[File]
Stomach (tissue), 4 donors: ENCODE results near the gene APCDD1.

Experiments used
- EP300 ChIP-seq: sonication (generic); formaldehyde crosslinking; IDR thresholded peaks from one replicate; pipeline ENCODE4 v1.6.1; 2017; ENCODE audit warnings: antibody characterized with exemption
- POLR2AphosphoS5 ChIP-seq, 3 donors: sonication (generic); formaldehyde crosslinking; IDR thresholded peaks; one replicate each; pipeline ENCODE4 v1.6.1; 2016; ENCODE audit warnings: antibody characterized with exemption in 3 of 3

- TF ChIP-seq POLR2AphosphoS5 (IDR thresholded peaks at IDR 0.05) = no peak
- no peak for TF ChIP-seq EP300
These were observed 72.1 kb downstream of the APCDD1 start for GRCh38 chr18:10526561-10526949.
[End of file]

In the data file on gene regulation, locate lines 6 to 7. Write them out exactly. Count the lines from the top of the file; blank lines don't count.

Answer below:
- no peak for TF ChIP-seq EP300
These were observed 72.1 kb downstream of the APCDD1 start for GRCh38 chr18:10526561-10526949.